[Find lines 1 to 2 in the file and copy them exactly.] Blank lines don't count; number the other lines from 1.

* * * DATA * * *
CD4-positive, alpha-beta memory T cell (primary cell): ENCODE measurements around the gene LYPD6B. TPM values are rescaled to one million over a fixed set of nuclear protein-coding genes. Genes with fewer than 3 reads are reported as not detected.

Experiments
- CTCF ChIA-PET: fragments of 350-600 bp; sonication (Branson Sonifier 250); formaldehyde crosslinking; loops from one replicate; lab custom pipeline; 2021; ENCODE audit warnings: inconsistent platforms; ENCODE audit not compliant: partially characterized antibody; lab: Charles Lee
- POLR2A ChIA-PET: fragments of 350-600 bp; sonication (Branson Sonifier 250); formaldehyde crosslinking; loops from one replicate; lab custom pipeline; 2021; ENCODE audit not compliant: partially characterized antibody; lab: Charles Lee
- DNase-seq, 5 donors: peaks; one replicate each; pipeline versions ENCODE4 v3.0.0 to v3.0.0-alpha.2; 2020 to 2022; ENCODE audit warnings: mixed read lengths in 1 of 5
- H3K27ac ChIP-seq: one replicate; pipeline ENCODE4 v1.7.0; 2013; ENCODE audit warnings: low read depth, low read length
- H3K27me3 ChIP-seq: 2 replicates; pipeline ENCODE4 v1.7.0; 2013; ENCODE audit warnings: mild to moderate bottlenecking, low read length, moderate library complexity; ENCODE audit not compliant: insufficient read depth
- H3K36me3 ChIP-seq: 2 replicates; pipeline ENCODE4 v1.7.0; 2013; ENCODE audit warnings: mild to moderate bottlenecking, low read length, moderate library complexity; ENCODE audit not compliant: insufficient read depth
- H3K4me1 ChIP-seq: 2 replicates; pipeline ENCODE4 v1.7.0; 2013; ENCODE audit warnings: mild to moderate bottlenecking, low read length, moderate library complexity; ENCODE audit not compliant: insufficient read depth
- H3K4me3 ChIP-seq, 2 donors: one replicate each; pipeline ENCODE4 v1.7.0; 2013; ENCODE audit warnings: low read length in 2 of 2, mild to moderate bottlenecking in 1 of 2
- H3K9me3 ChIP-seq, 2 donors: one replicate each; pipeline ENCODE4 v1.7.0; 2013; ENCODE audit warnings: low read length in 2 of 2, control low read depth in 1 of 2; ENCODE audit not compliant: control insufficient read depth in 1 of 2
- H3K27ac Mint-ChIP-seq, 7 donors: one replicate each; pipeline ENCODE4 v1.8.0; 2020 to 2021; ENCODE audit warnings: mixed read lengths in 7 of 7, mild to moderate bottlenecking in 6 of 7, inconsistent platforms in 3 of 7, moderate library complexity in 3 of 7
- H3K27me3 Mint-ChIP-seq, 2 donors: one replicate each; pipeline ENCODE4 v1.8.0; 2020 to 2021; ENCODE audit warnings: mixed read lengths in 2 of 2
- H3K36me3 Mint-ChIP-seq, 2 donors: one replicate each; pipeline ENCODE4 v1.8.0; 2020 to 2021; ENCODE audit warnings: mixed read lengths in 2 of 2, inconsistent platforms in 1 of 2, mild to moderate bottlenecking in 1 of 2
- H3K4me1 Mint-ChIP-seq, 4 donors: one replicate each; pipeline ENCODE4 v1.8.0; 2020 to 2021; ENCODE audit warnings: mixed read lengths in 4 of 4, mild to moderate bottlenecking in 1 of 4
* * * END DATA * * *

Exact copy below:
CD4-positive, alpha-beta memory T cell (primary cell): ENCODE measurements around the gene LYPD6B. TPM values are rescaled to one million over a fixed set of nuclear protein-coding genes. Genes with fewer than 3 reads are reported as not detected.

Experiments